California lawmakers approve bill to give workers full pay for family leave
Alabama House panel approves bill that bans nearly all abortions
The Alabama House Health Committee has approved a bill that would ban nearly all abortions in the state.
The measure, which would criminalize abortions in all cases unless the health of the pregnant person was in danger, passed via voice vote in the committee on Wednesday, according to reports. The committee approval will allow for the House to vote on the bill.
The bill, sponsored by state Rep. Terri Collins (R), looks to enforce some of the strictest regulations on abortions in the nation. If passed, a person performing an abortion could be charged with a Class A felony, which carries a prison sentence between 10 and 99 years, according to Al.com. The news outlet noted that a Class C felony would be handed out to a person who attempted to perform an abortion.
Al.com reported previously that the bill would prohibit abortions beginning two weeks after conception. While the bill would let women receive an abortion if they had a "serious health risk," the legislation does not address cases of sexual assault or incest.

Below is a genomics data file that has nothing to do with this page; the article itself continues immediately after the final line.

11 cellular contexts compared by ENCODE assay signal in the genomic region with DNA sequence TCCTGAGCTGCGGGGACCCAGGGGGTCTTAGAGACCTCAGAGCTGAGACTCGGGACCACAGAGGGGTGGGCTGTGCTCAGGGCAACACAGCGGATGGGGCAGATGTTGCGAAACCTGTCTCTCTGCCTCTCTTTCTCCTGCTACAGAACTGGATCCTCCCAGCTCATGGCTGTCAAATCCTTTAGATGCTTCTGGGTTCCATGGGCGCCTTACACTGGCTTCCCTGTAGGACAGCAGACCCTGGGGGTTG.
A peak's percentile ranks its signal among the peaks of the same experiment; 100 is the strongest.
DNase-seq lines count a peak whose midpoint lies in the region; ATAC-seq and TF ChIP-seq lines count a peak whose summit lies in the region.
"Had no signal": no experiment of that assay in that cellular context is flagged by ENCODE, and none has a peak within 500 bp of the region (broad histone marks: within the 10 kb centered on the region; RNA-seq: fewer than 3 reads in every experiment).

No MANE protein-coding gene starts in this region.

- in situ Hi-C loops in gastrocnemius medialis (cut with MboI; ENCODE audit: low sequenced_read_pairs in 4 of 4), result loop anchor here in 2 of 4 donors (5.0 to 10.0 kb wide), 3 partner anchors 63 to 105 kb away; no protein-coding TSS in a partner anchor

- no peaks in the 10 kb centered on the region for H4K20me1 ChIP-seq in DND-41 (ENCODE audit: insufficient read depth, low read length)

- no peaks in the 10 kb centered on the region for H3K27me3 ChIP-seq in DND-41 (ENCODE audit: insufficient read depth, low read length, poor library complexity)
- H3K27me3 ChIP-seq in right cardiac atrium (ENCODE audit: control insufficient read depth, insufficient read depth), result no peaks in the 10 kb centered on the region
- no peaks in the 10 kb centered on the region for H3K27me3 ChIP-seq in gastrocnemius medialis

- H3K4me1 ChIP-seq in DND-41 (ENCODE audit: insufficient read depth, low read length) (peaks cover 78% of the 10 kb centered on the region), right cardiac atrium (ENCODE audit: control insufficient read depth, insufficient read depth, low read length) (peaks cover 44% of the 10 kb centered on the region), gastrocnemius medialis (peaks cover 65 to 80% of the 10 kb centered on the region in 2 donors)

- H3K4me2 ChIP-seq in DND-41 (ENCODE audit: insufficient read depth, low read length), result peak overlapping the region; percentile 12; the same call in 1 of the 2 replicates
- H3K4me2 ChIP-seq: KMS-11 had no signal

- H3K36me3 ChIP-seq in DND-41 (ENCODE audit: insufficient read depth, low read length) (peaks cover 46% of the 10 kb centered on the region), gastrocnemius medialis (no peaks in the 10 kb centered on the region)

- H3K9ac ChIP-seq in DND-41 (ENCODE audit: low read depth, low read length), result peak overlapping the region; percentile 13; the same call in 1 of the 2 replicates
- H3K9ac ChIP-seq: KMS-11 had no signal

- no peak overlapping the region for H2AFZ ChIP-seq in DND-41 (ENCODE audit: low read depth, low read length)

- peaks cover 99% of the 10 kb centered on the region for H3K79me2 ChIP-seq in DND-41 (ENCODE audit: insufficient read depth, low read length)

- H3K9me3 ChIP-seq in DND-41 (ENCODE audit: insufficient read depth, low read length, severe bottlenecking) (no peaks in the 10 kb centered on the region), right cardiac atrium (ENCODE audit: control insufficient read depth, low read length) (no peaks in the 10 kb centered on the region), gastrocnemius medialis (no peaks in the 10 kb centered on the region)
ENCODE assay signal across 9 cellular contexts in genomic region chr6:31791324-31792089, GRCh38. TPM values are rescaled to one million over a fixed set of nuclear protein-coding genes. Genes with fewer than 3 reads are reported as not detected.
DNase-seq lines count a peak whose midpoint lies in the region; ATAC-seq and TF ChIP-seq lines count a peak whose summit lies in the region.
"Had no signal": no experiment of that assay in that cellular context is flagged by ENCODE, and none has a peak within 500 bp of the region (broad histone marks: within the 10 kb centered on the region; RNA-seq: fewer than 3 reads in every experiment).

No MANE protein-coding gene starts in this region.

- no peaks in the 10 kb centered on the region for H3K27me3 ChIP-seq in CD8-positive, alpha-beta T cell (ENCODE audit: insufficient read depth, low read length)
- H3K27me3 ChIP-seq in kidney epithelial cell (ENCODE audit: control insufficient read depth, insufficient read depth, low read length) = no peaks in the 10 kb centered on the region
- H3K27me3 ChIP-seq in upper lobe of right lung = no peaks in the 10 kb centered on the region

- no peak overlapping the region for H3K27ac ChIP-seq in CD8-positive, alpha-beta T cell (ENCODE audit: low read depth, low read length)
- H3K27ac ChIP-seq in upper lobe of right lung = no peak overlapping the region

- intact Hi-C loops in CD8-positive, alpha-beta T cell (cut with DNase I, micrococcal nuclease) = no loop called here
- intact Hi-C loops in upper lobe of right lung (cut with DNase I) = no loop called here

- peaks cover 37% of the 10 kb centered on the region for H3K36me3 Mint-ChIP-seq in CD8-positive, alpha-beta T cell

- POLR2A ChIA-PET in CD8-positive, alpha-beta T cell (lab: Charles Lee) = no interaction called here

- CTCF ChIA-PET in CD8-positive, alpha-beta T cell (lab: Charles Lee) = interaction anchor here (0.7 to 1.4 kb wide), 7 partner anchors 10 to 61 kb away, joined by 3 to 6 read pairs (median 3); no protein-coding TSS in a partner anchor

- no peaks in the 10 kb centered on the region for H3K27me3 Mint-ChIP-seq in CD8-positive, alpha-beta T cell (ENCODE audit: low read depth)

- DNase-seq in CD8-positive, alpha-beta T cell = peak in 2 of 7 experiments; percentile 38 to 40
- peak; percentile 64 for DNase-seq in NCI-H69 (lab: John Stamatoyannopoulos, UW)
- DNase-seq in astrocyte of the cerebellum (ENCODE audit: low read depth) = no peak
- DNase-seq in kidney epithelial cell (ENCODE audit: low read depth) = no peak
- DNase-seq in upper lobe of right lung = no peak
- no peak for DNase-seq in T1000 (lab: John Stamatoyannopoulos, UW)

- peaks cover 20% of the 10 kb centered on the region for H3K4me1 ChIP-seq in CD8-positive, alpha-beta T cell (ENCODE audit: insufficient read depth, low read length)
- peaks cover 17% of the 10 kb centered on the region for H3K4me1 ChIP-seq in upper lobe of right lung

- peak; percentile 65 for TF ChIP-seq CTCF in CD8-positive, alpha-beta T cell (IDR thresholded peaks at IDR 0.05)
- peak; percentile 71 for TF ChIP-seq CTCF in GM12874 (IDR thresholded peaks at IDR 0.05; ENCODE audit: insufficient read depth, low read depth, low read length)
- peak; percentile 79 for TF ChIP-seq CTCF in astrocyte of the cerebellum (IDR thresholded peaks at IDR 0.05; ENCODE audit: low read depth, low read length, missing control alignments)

"We decided it was time to address the actual issue, which was 'do we want to allow abortion in our country' and maybe ask the Supreme Court to revisit their decision so long ago with so little technology we have right now," Collins said to Al.com.
Al.com notes that supporters of the bill expect the measure to be struck down by lower courts. However, Collins said her hope is to force higher courts to revisit Roe v. Wade, the landmark Supreme Court decision that said a woman had a constitutional right to an abortion.
"I don't plan to take amendments for this bill because this is not what I think is going forward," Collins said. "This bill is designed to ask the courts to revisit what I think was a bad decision."
Al.com noted that opponents called out Collins's bill over the lack of exceptions included in it during a committee hearing. State Rep. Neil Rafferty (D) reportedly asked her to address the fact that rape and incest were excluded from the exceptions.
"I'm saying that the life that is in that child is a person," Collins responded.